Yawn: In DC’s ‘Year of the Villain’, the Heroes Become Evil

The idea of turning heroes into villains was done to death long ago. According to this superficial Hollywood Reporter article:

 

A new line of special issues will showcase heroes who have been transformed into evil versions of themselves, beginning with Shazam!
Corruption is spreading across DC’s comic book universe — and across DC’s publishing line, as well.

 

It already did. Years ago. Judging from this news, it doesn’t sound like they’re interested in ensuring Billy Batson appeals to the moviegoers who watched that movie a few months ago. Oh, and look who one of the writers assigned to this project happens to be:

 

Launching in November, a series of special issues under the banner The Infected will showcase the six heroes across DC’s fictional universe who have been transformed into their own worst nightmares. The releases begin with The Infected: King Shazam! by Sina Grace and Joe Bennett on Nov. 6, followed by The Infected: Scarab by Dennis Hallum and Freddie E. Williams II on Nov. 20, focusing on Shazam! and Blue Beetle, respectively.

 

The same Sina Grace who followed Brian Bendis and turned Iceman inside out over at Marvel Comics? Just goes to show that, if Marvel can hire some of DC’s SJW bunglers for their output, so too can DC and vice versa. Turning heroes evil has been done already, even with co-stars, and I’m sure there’s an example or two out there of Lois Lane being brainwashed into criminality. Marvel also did this more than once with Scarlet Witch, most notoriously during Avengers: Disassembled. And some of the worst examples from DC would have to be Emerald Twilight in 1994, and Geoff Johns’ early JSA issues wherein Obsidian was turned into a cardboard baddie for the sake of it, and murdered his stepfather. The disgusting tale was inexcusable.

 

The thinking seems to be that, because heroes supposedly aren’t interesting, it works far better to change them to villains, even though that’s little more than an excuse to avoid the challenge of character development and drama. This is being dubbed ‘DC’s Dark Multiverse’. With that kind of mindset prevailing at DC and other such companies, is it any wonder their creations lost impact? Another example that should never have seen print was 1992’s Eclipso: The Darkness Within, where the titular villain, spawned from the solar scientist Bruce Gordon via a cursed black diamond, infected dozens of superheroes in the DCU. Even that was just a waste of paper, leading into a brief series that saw Wildcat and Dr. Mid-Nite’s two proteges, Yolanda Montez and Beth Chapel, killed off.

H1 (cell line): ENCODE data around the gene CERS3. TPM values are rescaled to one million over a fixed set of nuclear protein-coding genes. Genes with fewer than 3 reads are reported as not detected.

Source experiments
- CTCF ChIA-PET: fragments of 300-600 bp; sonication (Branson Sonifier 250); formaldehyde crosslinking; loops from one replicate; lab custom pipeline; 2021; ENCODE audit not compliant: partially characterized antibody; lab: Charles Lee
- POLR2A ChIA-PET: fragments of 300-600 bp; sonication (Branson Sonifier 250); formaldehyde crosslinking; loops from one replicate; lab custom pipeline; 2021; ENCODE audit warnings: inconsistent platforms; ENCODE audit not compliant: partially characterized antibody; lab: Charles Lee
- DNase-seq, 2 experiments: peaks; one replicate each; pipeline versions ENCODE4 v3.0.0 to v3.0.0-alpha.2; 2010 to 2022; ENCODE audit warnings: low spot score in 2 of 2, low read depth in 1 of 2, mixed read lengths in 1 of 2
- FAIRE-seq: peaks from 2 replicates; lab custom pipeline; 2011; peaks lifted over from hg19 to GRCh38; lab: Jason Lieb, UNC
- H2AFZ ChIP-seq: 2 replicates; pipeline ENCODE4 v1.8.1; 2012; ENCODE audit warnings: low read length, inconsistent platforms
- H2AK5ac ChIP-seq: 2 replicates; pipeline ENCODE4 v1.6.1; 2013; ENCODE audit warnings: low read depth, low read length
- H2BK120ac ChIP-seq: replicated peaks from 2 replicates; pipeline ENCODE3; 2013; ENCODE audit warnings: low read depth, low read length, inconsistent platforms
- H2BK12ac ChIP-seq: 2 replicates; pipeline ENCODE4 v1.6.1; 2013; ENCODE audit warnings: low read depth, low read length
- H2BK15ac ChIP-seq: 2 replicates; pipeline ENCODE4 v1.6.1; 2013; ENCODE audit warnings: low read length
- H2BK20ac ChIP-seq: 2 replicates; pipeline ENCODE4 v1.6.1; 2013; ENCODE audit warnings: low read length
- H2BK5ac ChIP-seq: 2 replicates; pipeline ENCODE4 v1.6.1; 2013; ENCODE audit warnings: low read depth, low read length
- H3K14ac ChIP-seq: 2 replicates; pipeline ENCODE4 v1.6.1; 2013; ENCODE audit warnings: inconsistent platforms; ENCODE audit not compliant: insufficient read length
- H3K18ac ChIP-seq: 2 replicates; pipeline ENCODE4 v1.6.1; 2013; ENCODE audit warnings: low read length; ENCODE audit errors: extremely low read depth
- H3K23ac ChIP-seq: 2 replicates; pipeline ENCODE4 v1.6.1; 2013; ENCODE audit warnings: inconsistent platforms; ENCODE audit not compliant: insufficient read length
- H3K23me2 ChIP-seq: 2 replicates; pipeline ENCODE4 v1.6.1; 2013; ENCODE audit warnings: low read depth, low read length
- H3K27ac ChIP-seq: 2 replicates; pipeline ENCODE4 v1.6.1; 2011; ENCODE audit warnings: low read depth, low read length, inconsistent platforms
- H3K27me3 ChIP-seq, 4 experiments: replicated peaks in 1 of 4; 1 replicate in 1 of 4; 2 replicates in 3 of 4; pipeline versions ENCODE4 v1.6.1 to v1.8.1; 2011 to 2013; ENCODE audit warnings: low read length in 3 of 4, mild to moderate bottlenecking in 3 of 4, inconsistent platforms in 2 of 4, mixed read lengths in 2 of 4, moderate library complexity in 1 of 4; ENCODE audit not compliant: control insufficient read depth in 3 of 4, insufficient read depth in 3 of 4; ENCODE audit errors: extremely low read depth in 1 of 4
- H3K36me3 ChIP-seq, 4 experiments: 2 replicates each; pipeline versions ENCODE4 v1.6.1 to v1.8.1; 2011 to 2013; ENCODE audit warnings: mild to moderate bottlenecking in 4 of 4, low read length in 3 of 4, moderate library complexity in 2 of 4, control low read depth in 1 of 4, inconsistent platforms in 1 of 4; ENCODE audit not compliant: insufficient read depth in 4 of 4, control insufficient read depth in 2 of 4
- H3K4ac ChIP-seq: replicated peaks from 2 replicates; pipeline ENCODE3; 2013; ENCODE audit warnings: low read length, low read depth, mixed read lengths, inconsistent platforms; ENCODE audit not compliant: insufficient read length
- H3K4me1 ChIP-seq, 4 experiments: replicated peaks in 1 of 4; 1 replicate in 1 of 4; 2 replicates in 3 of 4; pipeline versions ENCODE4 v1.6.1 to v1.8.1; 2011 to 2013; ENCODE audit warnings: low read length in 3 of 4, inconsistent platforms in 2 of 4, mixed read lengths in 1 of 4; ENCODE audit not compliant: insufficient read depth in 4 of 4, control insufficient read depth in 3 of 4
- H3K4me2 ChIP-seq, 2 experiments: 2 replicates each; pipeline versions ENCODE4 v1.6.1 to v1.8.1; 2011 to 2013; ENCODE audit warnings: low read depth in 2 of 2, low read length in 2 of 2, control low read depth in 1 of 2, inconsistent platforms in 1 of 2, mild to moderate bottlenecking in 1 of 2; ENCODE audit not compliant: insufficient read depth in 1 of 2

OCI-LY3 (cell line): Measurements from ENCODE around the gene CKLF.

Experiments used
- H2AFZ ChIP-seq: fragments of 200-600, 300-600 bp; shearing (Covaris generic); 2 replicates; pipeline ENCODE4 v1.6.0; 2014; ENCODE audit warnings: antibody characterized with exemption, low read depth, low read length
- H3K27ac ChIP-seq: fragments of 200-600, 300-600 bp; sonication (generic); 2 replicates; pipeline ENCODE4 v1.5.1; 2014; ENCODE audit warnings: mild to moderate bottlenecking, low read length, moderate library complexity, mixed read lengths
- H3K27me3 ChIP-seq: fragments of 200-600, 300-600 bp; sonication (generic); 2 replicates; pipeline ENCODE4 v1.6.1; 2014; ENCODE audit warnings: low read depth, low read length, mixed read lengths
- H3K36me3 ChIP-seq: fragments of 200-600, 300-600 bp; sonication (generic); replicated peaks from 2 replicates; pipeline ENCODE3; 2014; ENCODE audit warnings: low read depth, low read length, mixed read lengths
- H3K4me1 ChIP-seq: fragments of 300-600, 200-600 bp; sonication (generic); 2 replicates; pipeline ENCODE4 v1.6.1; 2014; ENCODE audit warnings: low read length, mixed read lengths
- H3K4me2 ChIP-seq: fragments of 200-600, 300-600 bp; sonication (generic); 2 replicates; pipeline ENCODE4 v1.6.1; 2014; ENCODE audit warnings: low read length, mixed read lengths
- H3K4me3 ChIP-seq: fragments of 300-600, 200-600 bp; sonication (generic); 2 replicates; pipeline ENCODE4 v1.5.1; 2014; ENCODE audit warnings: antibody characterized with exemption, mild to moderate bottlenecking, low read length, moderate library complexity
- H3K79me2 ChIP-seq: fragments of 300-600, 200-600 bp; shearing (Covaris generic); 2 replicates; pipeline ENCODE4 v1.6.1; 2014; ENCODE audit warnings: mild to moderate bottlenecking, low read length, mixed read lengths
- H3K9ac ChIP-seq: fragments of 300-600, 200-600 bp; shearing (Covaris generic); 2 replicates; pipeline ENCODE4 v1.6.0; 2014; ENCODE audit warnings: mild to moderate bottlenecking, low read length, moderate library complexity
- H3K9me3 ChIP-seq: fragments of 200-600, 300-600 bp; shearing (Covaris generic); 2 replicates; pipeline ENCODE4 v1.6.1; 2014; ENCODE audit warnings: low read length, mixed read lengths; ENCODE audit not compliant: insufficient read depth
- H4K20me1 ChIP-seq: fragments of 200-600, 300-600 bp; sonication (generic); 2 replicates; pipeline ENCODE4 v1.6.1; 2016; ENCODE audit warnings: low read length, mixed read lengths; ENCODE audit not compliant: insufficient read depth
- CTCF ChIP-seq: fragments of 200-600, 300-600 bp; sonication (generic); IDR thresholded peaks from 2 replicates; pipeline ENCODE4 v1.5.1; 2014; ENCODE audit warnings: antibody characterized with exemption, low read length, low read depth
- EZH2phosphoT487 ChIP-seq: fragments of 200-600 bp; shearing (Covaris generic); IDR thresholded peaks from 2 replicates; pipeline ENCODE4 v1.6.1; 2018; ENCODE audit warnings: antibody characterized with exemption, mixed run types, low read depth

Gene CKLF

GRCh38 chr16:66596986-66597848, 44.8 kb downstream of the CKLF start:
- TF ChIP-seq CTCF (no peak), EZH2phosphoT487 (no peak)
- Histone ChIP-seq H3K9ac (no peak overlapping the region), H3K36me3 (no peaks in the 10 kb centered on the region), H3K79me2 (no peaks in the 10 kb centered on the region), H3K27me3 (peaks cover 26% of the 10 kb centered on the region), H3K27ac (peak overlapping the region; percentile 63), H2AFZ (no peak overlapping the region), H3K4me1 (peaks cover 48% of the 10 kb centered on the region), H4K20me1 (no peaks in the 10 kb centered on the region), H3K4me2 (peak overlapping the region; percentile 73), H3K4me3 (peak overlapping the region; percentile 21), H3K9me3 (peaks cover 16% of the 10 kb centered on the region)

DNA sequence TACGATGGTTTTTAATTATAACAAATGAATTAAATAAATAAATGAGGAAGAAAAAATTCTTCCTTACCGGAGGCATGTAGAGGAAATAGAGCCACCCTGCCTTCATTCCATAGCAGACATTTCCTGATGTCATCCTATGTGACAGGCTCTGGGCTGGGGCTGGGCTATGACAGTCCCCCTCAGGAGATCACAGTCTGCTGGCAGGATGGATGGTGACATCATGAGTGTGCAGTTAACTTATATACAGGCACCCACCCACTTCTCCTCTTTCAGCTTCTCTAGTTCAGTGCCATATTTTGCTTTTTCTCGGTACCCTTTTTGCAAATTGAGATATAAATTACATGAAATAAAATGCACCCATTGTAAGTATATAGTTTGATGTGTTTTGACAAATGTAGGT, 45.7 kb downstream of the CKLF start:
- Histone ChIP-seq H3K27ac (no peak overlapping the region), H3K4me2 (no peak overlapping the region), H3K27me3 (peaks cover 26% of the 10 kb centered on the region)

It goes without saying DC’s practically given everybody a good reason to avoid this crossover even before it reaches the stores, as they note Supergirl’s among the infected, and it looks like Hawkman and Blue Beetle are too. Everyone who realizes these crossovers are in such bad faith should keep their wallets in their pockets and not buy the upcoming books.

 

 

Originally published here.

Avi Green

Avi Green

Avi Green was born in Pennsylvania in 1974, and moved to Israel in 1983. He enjoyed reading comics when he was young, the first being Fantastic Four. He maintains a strong belief in the public's right to knowledge and accuracy of facts. He considers himself a conservative-style version of Clark Kent. Follow him on his blog at Four Color Media Monitor or on Twitter at @avigreen1